Difference between revisions of "Young, Arthur W 1973, 1975"

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[[Category: Needs Review ]]
[[Category: Needs Review ]] [[category: SWC Interviews]] [[category: 1970s]] [[category: Texas Tech]] [[category: Lubbock, Texas]] [[category: Agriculture]] [[category: farming]]

Latest revision as of 20:03, 29 August 2019

Dr. Arthur W. Young, Professor emeritus of Agronomy at Texas Tech, discusses his slide photographs, the growth and development of Tech’s College of Agricultural Sciences, and various aspects of his work from 1935 to 1969.

General Interview Information

Interviewee Name: Arthur W. Young

Additional Parties Recorded: None

Date: March 6, 1973; April 9 and May 27, 1975

Location: Lubbock, Texas

Interviewer: Beth Schneider, Richard Arnold, Donald E. Green

Length: 4 hours 15 minutes


Tape 1, Side 1: Early Texas Tech photographs discussed, Early buildings and landscapes cited, Buildings used for World War II Air Force students, Agriculture faculty named, Changes, expansion of Agriculture School traced, Anecdote on airplane crash, First irrigation wells on campus remembered, Early cotton varieties and mechanical pickers mentioned, Recollections of early work with anhydrous ammonia.

Tape 1, Side 2: Early sugar beet work discussed, Personal history related, Reasons for move to Texas Tech examined, Character of Tech’s Agriculture School reviewed, Reasons for division of departments given, Origin of Tech landscaping cited, Professor Elo Urbanovsky hired, Tree planting activities (1940s), Difficulty in finding Lubbock housing cited, Attitudes on Tech-Lubbock cooperation, Tech water problems discussed, Development of new Tech farm (1947), Growth of program of cooperation between Texas Tech and A & M Experiment station recalled, Discussion of agriculture curriculum, Influence of Tech on area agriculture.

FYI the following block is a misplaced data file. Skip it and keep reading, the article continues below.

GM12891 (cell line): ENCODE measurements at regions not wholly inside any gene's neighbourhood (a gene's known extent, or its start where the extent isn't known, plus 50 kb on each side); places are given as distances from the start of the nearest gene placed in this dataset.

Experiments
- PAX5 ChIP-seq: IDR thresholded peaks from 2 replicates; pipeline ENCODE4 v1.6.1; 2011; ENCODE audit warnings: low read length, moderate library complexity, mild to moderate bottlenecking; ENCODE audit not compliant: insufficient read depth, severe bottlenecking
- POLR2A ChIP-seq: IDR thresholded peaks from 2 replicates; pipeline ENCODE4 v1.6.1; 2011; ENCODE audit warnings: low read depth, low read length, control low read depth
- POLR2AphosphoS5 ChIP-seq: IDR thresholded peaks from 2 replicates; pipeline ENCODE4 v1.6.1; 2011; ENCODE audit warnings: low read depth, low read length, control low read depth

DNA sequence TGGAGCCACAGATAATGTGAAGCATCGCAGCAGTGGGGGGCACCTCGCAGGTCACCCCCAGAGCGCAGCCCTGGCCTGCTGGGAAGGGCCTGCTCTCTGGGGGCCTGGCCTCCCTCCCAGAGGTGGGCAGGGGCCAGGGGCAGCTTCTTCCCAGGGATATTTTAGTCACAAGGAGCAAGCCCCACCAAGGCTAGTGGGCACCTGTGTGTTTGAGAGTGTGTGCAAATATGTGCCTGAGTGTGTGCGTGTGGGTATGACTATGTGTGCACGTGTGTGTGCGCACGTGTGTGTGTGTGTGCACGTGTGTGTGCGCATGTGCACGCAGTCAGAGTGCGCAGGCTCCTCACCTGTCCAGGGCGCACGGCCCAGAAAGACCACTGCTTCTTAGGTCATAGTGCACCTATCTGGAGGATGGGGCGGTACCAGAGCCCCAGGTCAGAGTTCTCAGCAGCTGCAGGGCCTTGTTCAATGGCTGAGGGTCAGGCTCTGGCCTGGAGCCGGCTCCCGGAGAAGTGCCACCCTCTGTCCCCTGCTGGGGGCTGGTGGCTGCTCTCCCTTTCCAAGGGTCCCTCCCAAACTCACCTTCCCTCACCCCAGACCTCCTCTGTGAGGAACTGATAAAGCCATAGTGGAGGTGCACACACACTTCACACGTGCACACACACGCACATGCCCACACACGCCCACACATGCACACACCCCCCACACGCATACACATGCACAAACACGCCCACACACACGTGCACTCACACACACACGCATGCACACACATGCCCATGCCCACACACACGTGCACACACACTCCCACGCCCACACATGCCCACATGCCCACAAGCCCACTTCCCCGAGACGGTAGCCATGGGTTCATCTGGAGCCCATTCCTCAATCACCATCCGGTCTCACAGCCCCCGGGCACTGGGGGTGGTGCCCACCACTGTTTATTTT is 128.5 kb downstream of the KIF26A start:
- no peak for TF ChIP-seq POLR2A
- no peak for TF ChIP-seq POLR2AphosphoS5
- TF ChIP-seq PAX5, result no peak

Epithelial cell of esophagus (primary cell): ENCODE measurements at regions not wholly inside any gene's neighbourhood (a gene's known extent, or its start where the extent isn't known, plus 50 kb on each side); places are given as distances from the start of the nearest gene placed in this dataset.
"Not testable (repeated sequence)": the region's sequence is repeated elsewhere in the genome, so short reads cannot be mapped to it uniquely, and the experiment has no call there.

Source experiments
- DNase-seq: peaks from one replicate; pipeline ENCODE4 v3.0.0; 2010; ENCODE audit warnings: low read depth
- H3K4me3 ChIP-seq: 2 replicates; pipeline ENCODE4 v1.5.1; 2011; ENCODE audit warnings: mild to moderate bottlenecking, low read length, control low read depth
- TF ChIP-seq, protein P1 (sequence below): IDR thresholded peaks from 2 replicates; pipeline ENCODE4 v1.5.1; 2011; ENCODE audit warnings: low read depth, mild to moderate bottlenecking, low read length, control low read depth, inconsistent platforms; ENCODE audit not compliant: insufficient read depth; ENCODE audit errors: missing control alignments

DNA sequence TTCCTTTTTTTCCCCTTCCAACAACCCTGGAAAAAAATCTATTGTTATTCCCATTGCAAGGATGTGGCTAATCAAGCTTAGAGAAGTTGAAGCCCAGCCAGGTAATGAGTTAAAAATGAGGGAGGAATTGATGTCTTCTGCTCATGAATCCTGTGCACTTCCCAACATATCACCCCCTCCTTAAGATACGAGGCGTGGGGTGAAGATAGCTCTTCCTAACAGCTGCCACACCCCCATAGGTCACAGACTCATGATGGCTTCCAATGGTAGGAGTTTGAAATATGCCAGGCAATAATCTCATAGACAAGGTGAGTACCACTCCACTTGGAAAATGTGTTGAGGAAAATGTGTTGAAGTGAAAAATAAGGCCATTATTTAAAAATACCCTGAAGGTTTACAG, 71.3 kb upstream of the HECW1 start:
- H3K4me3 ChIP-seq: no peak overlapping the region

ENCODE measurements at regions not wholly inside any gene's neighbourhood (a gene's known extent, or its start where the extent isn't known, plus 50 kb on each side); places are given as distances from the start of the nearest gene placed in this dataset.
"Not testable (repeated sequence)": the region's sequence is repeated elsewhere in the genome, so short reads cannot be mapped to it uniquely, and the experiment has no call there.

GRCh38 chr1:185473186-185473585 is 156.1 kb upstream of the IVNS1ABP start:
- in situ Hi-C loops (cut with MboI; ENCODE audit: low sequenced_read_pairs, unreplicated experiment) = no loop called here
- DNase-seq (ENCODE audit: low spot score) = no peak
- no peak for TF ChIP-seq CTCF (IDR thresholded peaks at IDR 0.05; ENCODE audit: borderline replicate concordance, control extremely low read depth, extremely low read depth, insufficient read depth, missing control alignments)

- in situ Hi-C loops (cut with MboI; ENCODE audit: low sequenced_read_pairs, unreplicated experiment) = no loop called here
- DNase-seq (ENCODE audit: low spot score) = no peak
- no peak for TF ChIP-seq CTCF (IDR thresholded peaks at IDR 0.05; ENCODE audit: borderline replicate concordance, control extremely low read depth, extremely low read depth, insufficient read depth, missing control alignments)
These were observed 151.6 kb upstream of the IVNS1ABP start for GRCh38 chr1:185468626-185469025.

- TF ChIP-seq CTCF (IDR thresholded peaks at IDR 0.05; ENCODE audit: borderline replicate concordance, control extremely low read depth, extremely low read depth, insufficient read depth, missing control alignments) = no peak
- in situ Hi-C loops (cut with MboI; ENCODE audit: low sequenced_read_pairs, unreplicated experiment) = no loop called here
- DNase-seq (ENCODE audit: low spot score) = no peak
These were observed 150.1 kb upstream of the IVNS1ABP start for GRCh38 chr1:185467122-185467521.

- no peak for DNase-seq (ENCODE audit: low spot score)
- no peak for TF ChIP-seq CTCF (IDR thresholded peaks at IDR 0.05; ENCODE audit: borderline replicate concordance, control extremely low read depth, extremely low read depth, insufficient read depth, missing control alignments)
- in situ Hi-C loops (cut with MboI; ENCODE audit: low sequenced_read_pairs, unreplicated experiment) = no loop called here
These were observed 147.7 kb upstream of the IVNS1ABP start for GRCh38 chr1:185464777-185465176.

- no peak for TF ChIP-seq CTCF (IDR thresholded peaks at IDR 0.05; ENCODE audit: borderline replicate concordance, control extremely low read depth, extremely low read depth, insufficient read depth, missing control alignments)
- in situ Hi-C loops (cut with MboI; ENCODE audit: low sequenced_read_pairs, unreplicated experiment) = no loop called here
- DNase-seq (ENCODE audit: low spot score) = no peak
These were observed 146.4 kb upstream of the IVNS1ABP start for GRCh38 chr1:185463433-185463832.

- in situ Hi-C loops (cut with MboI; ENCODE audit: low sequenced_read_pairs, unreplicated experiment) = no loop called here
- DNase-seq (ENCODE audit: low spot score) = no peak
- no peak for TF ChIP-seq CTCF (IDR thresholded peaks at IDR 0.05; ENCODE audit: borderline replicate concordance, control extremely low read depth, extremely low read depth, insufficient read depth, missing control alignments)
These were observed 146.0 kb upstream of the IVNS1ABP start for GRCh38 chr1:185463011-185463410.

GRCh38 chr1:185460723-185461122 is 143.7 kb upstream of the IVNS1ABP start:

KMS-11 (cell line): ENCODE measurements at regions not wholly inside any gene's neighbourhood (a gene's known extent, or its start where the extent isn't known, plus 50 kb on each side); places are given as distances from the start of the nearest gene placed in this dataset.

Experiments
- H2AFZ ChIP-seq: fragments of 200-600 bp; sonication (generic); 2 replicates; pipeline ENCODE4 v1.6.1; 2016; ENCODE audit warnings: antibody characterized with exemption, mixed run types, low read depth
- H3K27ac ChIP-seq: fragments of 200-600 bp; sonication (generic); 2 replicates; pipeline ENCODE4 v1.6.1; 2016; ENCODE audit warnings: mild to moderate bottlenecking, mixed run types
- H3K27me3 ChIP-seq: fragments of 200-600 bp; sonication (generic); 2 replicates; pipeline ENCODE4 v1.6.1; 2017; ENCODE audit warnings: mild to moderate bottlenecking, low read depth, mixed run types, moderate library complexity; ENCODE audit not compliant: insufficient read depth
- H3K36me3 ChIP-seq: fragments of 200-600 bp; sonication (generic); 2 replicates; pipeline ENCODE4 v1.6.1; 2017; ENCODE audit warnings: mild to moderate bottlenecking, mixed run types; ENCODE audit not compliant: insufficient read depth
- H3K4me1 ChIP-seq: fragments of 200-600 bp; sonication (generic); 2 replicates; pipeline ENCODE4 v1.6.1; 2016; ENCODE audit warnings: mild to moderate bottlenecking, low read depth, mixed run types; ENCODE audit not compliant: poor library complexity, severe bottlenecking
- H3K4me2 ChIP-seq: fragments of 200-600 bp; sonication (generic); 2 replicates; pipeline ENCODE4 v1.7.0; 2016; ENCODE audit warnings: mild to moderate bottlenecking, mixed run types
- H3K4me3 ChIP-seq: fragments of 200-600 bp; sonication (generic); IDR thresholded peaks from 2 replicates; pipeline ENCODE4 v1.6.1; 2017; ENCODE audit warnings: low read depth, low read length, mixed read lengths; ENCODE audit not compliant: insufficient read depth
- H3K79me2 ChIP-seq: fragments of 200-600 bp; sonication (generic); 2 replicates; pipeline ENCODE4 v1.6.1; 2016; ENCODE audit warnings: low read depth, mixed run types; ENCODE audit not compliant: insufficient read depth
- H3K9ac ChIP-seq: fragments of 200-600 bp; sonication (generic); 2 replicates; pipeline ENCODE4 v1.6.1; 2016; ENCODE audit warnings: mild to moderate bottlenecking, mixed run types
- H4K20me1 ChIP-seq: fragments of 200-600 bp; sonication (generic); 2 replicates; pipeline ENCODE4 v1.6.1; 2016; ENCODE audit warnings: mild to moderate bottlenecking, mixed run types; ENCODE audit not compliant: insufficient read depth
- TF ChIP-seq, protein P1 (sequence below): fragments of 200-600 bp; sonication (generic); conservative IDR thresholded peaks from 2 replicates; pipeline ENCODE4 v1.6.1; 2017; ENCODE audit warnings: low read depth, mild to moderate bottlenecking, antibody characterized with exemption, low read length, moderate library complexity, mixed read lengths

Tape 2, Side 1: Department of Agronomy, Undergraduate program, Graduate program, History, Organization (1925), Arthur H. Leidigh, Crop judging teams, Sponsors, Faculty participation, Purposes, Recognition, Gathering materials, Soil judging teams, Origin, Nathan J. Allen, Intern program, Departmental research, Emphasis, Grants, University policies, Texas A & M Experiment Station, Effect on Texas Tech, Land grant colleges, Experimental stations, Equipment needed.

Tape 2, Side 2: Blank

Tape 3, Side 1: Soil Conservation Service was hiring people (1933-35), Ropesville resettlement project discussed, Shelbyville project described as unsound because of lack of water, Trees died because of lack of moisture, Dr. John Orval Ellsworth left Texas Tech to work for Mormon Church, Helped form Alpha Phi Omega, His idea of forming a farmer’s service organization discussed, Opposition to terraces, Farmers came to College of Agriculture for advice, Early fertilizer, Dependency on irrigation, Development of storm proof cotton, Macha and other cotton types, Reason for not accepting offer of pecan farm in Clyde, Texas.

Tape 3, Side 2: Tech Foundation explained, Work with experiment stations, Employment of Tech students, Early experiments on sugar beets and other plants, Castor bean production, Problems with castor beans, Early hiring was a problem, Story of successful Tech graduate, J. Rex Johnson, Graduates who returned to farming, Ingenuity of Plains farmers, Development of sandfighters, seed-firming wheel, Characterization of Dean Arthur H. Leidigh, Problems encountered as a dean.

Range Dates: 1925-1940s

Bulk Dates: 1925-1940s

Access Information

Original Recording Format:

Recording Format Notes:


Thank you for your interest in this oral history interview. Our oral history collection is available to patrons in the Southwest Collection's Reading Room, located on the campus of Texas Tech University. For reading room hours, visit our website. Please contact Reference Staff at least one week prior to your visit to ensure the oral history you are interested in will be available. Due to copyright issues, duplications of our oral histories can only be made for family members. If an oral history transcript has been made available online, the link will be provided on this page. More information on accessing our oral histories is located here. Preferred citation style can be found here.